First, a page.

Friday, June 17, 2011

Georgia (O'Keeffe) and Mabel on My Mind

"On the Portal, Ghost Ranch, 1959" Photo by Todd Webb, © 2010*

Last August after Karen Young and I began making plans for the 2012 Year of Remarkable Taos Women, Canadian poet and author Kate Braid contacted me. One of her favorite painters is Georgia O’Keeffe. Kate spent a week in Taos some years ago. Inspired by the landscape, history and people – and some recent research she’d conducted on Georgia, she went on to write a book of poems that “document” Georgia’s journal of an imaginary trip with Emily Carr, Canada’s iconic woman painter. Nominated for several prizes, including the Pat Lowther Award for Best Book of Poems by a Canadian Woman, Kate’s book, Inward to the Bones: Georgia O'Keeffe’s Journey with Emily Carr, won the VanCity Women's Book Prize in Vancouver, British Columbia.

One of Kate’s poems (below) inspired this blog posting. I remembered reading how two series of photographs by Georgia’s husband Alfred Stieglitz had helped develop a mystique around O’Keeffe, in particular his photographs from the 1930s. These portraits, released to the press in the 1910s and 1920s, contributed to the legend that grew up around her: descriptions of her personality ranged from aloof to enigmatic to reserved.

On reading her letters, however, I discovered a more complex personality, the real Georgia. One she penned in April 1929, a week before leaving New York for New Mexico, illustrates her reluctance to leave Stieglitz (who had suffered a severe heart attack the previous September). She wrote: “If I can keep up my courage and leave Stieglitz I plan to go West the beginning of next week for two months. It is always such a struggle for me to leave him.”

Kate Braid portrayed that aspect in this poem (from Part II, “New Mexico: Light over Water”):


I pack the suitcase, trembling with excitement.
And fear. Alfred will miss me.

He is so fragile, so tragic.
His long white fingers play with my valise,
His eyes cast down in sorrow.

But I must go—
It is for my spirit, for my life.

Kate also captured O’Keeffe’s anticipation. Then experiencing an ebb in her career, a time when she considered her painting weak, she needed a change, a new world of possibilities. In 1916 Georgia had found inspiration in the west Texas landscape, in the contrasts between color, form and shape, after her move to Canyon. The New Mexico landscape, viewed briefly during a visit to Santa Fe in 1917, had also captured her imagination.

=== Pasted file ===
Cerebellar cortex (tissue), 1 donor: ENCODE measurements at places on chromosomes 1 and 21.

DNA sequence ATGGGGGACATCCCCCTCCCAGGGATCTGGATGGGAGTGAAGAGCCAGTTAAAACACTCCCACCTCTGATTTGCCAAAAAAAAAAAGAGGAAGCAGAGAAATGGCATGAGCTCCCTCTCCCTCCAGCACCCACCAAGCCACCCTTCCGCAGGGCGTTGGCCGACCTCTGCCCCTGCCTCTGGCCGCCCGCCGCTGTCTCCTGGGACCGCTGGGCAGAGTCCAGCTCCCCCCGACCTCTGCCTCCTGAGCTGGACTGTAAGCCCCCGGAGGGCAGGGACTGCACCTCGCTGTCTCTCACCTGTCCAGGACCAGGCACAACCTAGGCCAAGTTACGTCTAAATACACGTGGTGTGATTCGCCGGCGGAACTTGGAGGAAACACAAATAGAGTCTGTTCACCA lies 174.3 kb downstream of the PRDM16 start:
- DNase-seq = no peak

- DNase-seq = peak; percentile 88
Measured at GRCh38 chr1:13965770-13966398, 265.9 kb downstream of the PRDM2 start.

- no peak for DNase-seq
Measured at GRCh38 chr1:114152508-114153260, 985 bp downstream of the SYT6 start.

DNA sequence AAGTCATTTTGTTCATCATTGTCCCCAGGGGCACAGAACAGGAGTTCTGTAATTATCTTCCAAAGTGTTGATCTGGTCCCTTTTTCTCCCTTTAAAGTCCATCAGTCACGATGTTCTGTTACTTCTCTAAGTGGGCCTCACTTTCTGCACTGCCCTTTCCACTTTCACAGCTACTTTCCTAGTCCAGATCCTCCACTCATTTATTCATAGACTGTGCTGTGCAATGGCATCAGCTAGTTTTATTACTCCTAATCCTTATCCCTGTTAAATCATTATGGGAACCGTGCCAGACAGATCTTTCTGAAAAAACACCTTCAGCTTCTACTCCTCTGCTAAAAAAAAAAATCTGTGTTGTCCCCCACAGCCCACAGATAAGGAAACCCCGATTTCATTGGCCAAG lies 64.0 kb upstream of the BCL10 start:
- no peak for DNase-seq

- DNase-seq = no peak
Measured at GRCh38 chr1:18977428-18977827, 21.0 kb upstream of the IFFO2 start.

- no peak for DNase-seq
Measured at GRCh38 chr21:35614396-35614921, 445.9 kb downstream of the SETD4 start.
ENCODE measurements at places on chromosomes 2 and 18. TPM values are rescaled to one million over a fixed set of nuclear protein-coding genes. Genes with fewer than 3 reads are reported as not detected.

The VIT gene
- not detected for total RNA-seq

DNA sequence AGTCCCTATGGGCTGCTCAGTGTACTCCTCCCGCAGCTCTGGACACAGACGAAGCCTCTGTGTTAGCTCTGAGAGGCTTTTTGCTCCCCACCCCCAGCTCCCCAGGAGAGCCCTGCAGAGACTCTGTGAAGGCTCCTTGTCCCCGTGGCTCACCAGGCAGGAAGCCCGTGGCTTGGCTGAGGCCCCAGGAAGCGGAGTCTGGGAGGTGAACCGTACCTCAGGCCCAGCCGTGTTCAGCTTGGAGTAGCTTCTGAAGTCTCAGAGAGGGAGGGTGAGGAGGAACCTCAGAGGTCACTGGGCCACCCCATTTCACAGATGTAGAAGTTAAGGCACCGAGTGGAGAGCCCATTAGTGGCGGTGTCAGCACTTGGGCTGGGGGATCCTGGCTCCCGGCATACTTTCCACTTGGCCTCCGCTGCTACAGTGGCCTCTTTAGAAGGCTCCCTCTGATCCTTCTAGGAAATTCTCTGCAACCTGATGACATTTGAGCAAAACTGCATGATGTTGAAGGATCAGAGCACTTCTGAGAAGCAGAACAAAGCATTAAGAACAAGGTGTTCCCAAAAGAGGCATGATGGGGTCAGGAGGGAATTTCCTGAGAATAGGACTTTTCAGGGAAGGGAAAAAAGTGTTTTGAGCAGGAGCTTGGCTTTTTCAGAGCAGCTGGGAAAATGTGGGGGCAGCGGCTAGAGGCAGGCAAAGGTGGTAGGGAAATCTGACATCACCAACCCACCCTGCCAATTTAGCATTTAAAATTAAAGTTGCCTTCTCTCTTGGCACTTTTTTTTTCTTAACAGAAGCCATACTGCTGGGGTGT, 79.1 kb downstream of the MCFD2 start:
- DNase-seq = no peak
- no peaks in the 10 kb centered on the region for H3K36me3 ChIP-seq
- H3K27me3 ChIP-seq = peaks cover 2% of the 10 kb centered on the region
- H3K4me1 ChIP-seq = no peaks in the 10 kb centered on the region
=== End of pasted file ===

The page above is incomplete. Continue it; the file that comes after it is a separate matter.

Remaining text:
How Georgia got to Taos is a long story, but at Mabel’s invitation she and her friend and fellow painter Rebecca Strand (then married to the well-known American photographer Paul Strand) arrived there in May 1929. Mabel put them up in the Pink House, and gave Georgia her own studio to work in.

That summer in northern New Mexico changed O’Keeffe’s world forever. What happened to her comes out in letters. Just days after their arrival Rebecca wrote to Stieglitz telling him how much greater the opportunity to work was, how she and Georgia both felt active and alive in Taos away from all the distractions of the city. Sometime that summer O’Keeffe wrote her friend Henry McBride(art critic for the New York Sun)”You know I never feel at home in the East like I do out here—and finally feeling in the right place again—I feel like myself—and I like it—and I like what Mabel has dug up out of the Earth here…” At the end of her stay, O’Keeffe expressed her appreciation to Mabel (who was absent from Taos most of the summer):

I wish I could see you this morning—more than that I could tell you how important these months have been to me—Maybe you know—I am ready to go now—in every way—If you were here I could tell you quite definitely how it came about—it is some thing so perfect—so perfect for ending this and beginning a new thing—(August 1929)**

In the process of beginning the “new thing”—paintings inspired by the folk art, architecture, light and landscape of Taos—Georgia also found herself. From 1929 until her death in 1986, O’Keeffe captured the vast New Mexico sky, the canyons and cliffs around Abiquiu, and bones bleached in the desert sun. These images became her signature paintings. And it all started at Mabel’s in Taos.

For me, Kate Braid’s last poem (from Part IV, “Inward the Bones”) encapsulates O’Keeffe’s long life and painting career. It provides the perfect ending to this posting.


I dream a wild wind over my bare bones,
a terrifying song through the cavities of my skull,
my hips. The thin digits of what once were
articulating fingers, trail paint.

I am reduced to light     wind.
I can feel myself inside this body
like hills, like a vaulted room,
like spans or poles set
bone-deep in pearly earth

A dark shell falls away, light rising
through translucent flesh.
I am haunted by skeletons, stripped clean
of blood and dirt.
Shaken, I vibrate to the sensations
that were once this body. The wind whistles
music through these bones.

Before I sign off, I’m pleased to announce that Kate has promised to contribute something in the future about her experience writing these terrific, moving poems on O’Keeffe.

Adios for now,

* Cover photo to Inward to the Bones: Georgia O'Keeffe’s Journey with Emily Carr (2010) by Kate Braid courtesy of Caitlin Press, Half Moon Bay, British Columbia.

** Quotes from this and other letters excerpted from Georgia O’Keeffe: Art and Letters by Jack Cowart, Juan Hamilton, and Sarah Greenough. Washington : National Gallery of Art ; Boston : New York Graphic Society Books, 1987.